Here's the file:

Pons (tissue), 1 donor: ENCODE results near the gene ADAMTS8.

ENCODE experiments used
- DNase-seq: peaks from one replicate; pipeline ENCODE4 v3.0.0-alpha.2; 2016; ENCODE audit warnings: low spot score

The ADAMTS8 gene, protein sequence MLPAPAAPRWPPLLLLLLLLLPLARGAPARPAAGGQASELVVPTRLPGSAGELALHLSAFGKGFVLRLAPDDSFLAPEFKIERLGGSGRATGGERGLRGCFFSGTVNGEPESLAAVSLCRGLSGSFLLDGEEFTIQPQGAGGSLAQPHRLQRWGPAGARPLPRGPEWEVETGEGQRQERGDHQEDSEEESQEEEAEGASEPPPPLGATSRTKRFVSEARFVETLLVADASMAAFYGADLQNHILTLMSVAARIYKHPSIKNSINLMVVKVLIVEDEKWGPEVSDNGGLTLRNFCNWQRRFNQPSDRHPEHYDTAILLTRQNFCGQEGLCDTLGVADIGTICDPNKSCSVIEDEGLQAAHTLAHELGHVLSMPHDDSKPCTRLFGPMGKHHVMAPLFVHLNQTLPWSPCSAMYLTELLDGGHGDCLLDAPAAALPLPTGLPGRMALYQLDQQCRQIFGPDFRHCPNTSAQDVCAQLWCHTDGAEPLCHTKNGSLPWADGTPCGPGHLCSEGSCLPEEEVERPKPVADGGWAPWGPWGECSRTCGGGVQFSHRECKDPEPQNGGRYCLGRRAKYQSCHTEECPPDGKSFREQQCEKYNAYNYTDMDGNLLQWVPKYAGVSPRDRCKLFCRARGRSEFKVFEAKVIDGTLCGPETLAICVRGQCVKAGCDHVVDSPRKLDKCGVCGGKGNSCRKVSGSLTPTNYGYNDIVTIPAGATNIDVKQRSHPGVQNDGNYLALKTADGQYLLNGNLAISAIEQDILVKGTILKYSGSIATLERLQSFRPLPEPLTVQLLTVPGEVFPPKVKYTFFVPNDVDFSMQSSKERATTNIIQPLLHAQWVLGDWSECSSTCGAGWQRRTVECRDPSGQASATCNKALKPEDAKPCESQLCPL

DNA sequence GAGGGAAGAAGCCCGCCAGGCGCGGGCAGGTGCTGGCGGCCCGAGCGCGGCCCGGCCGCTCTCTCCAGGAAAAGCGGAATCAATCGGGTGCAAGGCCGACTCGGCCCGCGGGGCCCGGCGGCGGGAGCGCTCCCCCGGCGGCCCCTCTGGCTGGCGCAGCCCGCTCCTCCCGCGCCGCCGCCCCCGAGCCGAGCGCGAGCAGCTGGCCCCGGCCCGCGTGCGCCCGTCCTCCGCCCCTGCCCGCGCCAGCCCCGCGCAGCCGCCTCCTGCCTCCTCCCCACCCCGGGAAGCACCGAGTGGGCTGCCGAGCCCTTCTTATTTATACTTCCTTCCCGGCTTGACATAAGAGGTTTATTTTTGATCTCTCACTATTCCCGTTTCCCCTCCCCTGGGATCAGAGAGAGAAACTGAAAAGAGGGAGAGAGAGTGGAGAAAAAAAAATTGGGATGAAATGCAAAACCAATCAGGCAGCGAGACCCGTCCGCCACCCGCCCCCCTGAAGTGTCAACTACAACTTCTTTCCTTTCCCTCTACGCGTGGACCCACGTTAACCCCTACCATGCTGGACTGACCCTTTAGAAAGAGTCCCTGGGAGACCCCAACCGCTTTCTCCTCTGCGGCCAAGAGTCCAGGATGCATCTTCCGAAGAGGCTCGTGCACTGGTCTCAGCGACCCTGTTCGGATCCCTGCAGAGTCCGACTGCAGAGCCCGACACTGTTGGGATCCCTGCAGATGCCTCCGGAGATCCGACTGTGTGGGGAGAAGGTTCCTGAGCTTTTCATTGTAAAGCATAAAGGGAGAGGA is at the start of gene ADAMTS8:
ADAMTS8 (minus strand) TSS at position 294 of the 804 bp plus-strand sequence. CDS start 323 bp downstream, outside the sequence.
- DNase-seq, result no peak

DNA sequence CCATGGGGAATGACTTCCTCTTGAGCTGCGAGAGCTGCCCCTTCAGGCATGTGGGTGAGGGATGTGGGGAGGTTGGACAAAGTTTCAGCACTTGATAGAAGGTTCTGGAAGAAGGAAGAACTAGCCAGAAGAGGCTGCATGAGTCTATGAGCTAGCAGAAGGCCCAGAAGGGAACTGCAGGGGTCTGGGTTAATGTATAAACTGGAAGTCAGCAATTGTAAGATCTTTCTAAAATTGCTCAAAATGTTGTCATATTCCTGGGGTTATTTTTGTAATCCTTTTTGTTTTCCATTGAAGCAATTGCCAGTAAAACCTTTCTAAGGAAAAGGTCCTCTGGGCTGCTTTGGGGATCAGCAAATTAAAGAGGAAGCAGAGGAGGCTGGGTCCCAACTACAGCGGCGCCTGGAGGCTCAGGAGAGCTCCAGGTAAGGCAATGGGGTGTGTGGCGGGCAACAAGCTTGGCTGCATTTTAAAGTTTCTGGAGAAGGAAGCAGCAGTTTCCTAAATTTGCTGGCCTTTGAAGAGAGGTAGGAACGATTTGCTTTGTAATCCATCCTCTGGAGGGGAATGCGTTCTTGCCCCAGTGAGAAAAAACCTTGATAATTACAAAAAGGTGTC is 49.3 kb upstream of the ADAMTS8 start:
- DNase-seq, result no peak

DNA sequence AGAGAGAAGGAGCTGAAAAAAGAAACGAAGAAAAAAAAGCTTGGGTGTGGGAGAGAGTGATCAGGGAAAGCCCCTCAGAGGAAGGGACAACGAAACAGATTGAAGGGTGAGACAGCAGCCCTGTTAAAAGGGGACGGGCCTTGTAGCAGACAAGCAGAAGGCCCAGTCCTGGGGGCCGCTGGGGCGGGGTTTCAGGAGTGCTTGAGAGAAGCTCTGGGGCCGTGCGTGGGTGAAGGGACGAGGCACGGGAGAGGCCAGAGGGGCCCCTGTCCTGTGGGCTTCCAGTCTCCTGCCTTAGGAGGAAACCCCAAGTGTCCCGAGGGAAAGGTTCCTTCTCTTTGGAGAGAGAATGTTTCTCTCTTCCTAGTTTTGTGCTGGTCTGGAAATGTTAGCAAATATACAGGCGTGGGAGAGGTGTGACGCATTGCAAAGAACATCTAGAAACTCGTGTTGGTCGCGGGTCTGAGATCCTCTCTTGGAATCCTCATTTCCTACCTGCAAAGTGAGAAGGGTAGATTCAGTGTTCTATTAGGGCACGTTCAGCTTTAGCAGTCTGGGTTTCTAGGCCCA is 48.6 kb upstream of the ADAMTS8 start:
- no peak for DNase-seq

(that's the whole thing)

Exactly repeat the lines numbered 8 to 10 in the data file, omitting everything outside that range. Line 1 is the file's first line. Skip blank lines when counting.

DNA sequence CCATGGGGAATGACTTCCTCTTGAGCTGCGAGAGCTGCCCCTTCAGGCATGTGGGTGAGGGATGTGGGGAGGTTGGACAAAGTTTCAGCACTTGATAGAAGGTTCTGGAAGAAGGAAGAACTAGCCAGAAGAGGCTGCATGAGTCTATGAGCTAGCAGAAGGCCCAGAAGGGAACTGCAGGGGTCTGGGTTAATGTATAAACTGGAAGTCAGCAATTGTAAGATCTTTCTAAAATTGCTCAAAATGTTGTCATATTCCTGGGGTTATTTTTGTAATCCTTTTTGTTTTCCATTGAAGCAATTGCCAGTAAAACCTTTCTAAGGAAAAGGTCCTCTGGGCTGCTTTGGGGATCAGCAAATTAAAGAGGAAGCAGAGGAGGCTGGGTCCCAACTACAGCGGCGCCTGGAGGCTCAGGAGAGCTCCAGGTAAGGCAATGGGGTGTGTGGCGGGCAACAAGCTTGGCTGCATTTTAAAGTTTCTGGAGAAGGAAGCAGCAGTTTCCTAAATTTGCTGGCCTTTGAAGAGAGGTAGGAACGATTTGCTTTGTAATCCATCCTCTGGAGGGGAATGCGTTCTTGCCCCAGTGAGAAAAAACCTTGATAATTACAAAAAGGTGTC is 49.3 kb upstream of the ADAMTS8 start:
- DNase-seq, result no peak

DNA sequence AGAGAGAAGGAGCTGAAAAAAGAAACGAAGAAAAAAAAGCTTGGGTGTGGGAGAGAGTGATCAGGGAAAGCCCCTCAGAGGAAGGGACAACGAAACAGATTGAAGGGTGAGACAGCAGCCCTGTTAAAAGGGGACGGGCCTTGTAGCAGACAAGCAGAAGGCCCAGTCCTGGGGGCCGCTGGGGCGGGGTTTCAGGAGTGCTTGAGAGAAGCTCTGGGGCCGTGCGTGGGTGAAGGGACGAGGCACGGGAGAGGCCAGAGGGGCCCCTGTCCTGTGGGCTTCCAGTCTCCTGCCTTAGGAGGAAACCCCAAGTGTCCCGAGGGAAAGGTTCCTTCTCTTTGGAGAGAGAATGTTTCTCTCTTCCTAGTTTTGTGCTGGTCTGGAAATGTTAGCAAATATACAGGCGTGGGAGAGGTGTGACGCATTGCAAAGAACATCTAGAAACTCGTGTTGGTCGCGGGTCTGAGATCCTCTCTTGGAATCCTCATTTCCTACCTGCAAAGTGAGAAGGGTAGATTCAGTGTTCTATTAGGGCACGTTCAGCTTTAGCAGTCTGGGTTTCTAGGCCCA is 48.6 kb upstream of the ADAMTS8 start: